File:Дворец в Ропше.jpg



    Ropcha (en russe : Ропша) est une région suburbaine de l’oblast de Léningrad, en Russie. Situé à environ 20 km au sud de Peterhof et à 49 km au sud-ouest du centre de Saint-Pétersbourg, à 80 mètres d’altitude. L’ensemble du palais et des parcs du village de Ropcha fait partie du « Centre historique de Saint-Pétersbourg » classé au Patrimoine mondial de l'UNESCO  Le palais de Ropcha devait être restauré pour y ouvrir un hôtel de luxe en 2010, projet qui a avorté.



    The Ropsha Palace

    I know that top photograph has been posted before, and many people still ask where this is.

    The Ropsha Palace was founded by Peter the Great, during the Great Northern War. Upon hearing about the curative properties of Ropsha’s mineral springs, the Tsar planned to make it his summer retreat. It was here that he built a wooden palace and church near the waters.




    Empress Catherine II granted the estate to her nephew and heir, the future Peter III of Russia. It was there that he was brought under guard after the coup d’état of 1762, and also where Peter III was allegedly murdered. After his death in 1801, the palace was handed down to his son, Nicholas I. Nicholas presented the estate to his wife, Empress Alexandra Feodorovna in 1826. . “




    I present to My Dearest Wife, My Alexandra Fedorovna the farmsteads of Ropsha and Kipen, with all of the settlements, buildings and institutions belonging to them.”



    In the ensuing decades, it was seldom inhabited until Nicholas II turned Ropsha Palace and parks into a hunting and fishing retreat. The Tsar was seen here surrounded by aristocratic milieu coming from all over Europe for hunting, fishing, and dining in splendor. The Grand Duchess Xenia Alexandrovna, the Tsar’s sister, spent her wedding night here with her new husband Grand Duke Alexander “Sandro” Mikhailovich in 1894.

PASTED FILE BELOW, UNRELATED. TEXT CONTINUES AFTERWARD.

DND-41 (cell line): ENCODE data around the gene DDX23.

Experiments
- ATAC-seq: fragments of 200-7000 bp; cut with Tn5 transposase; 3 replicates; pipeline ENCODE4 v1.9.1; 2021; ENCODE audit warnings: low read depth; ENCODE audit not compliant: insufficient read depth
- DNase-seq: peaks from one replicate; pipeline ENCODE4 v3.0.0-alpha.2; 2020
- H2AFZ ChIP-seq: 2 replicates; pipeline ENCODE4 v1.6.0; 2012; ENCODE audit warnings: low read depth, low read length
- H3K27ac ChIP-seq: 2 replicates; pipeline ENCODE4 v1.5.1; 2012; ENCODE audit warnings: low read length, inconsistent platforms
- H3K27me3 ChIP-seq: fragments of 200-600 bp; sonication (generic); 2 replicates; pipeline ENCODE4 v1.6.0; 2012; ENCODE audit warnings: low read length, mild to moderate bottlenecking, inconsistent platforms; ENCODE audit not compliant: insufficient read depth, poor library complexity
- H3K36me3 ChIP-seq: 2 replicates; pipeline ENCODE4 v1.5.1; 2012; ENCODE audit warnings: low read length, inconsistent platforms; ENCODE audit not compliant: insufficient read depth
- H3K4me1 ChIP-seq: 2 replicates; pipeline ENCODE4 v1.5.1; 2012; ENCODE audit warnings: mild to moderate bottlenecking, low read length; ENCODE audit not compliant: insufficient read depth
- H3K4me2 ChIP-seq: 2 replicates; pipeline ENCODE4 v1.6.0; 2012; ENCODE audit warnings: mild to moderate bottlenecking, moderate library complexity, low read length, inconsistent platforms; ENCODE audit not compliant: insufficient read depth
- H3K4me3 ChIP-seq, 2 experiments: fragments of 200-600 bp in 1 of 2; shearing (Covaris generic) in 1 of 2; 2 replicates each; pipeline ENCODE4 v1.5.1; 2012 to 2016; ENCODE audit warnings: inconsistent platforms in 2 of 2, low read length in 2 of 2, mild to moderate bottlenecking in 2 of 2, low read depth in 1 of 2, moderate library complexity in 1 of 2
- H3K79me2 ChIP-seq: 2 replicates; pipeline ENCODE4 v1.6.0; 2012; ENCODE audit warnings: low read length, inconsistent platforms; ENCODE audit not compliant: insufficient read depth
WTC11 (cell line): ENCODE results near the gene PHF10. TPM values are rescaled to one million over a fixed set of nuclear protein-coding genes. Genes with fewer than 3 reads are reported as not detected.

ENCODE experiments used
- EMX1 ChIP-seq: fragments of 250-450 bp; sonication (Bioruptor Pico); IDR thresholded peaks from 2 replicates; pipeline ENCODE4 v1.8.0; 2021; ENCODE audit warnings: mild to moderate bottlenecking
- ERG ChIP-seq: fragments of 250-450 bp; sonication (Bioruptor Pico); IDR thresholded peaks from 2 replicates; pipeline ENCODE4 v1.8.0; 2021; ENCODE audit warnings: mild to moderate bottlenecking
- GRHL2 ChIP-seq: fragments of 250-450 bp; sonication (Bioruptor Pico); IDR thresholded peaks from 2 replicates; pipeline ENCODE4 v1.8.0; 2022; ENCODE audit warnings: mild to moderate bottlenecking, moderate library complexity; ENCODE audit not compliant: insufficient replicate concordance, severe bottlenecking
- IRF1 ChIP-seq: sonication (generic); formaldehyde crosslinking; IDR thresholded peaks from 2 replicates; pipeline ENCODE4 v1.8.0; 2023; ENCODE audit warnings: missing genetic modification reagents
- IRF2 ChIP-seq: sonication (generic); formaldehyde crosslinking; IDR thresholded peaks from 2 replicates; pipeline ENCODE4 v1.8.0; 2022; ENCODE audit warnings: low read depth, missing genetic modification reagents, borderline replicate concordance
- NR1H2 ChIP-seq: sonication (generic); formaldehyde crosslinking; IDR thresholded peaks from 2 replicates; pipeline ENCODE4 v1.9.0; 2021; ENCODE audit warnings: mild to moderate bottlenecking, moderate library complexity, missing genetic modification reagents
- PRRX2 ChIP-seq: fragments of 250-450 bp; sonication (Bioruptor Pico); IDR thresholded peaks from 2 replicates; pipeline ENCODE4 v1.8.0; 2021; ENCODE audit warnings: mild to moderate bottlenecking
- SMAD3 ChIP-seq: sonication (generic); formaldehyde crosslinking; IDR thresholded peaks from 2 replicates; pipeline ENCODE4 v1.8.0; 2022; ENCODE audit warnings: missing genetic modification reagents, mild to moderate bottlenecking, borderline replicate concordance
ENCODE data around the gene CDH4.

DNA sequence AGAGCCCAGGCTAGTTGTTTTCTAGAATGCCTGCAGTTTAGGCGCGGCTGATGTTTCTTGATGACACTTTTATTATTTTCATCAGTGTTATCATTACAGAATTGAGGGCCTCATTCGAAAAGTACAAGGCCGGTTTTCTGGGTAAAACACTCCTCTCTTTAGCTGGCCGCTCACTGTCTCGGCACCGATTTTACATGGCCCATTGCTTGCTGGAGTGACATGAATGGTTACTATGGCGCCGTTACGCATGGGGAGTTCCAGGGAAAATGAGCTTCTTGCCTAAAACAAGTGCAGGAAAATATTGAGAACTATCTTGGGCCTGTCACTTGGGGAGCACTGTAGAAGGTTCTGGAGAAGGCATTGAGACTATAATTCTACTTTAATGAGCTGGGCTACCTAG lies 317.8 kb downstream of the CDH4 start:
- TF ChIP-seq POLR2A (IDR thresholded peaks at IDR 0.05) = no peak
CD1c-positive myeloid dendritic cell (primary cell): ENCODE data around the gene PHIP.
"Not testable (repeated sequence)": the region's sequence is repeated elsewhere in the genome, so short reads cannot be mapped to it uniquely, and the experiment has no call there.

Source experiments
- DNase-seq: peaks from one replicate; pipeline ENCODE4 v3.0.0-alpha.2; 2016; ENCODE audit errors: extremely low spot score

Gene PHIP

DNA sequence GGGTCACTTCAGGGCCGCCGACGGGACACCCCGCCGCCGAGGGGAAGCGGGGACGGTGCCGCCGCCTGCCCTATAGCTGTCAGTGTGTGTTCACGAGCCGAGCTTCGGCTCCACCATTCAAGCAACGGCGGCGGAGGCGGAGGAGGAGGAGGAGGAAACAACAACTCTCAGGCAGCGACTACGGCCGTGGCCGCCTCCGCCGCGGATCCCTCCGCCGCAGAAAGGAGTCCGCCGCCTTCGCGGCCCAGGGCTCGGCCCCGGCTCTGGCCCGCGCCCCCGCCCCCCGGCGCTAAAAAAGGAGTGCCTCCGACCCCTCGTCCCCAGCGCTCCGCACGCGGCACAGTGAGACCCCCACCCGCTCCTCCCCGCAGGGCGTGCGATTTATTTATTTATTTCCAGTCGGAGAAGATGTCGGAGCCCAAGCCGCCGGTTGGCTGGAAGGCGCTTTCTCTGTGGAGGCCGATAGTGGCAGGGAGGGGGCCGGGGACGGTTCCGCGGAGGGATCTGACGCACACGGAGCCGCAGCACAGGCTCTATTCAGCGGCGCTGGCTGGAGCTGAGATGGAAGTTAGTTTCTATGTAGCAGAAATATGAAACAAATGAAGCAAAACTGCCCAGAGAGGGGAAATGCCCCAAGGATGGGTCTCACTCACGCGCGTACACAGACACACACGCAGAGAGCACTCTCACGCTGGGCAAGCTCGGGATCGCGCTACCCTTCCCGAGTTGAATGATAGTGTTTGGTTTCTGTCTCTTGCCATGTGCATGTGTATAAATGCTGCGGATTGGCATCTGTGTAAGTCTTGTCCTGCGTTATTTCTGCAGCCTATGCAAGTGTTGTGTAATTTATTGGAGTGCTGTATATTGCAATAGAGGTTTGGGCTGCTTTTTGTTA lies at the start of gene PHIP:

During the Russian civil war, it was rescued from the Bolsheviks on two separate occasions, under heavy fire. During the Second World War, the Nazi Germans robbed and vandalized the imperial estate; a special unit looted the palace and moved its valuable art collection back to Germany. Then the palace was destroyed by the Nazis using explosive devices. The palace was left in a terrible state of ruin and disrepair due to the magnitude of damage inflicted by the retreating Nazis in World War II.








Alexandra, Olga, Marie, and Anastasia

On the steps of the Ropsha Palace.



    Alexandra, Olga, Marie, and Anastasia

    On the steps of the Ropsha Palace.

    In 2008, the investment group Gruppo PASIT Italia planned to invest 200 million euros in turning the palace into a five star hotel. The palace, however, was declared a monument of historical importance, by both local and national government agencies.




    The Federal Property Management Agency denied the Italians the contract. Instead, efforts went ahead to restore the palace, but were cut short, when a fire nearly destroyed what was left of the structure in 1990. Sadly, the palace has continued to deteriorate ever since.



    But as of 2011, the independent organisation, the Constantine Fund has turned its attention to the crumbling ruins, and plans to restore it to its former glory, as it has for many other churches and historical buildings in the area.




     So good news ahead, we may one day see the beauty of Ropsha restored.

    (ROPSHA PALACE: New Life for an Imperial Residence, by Paul Gilbert)































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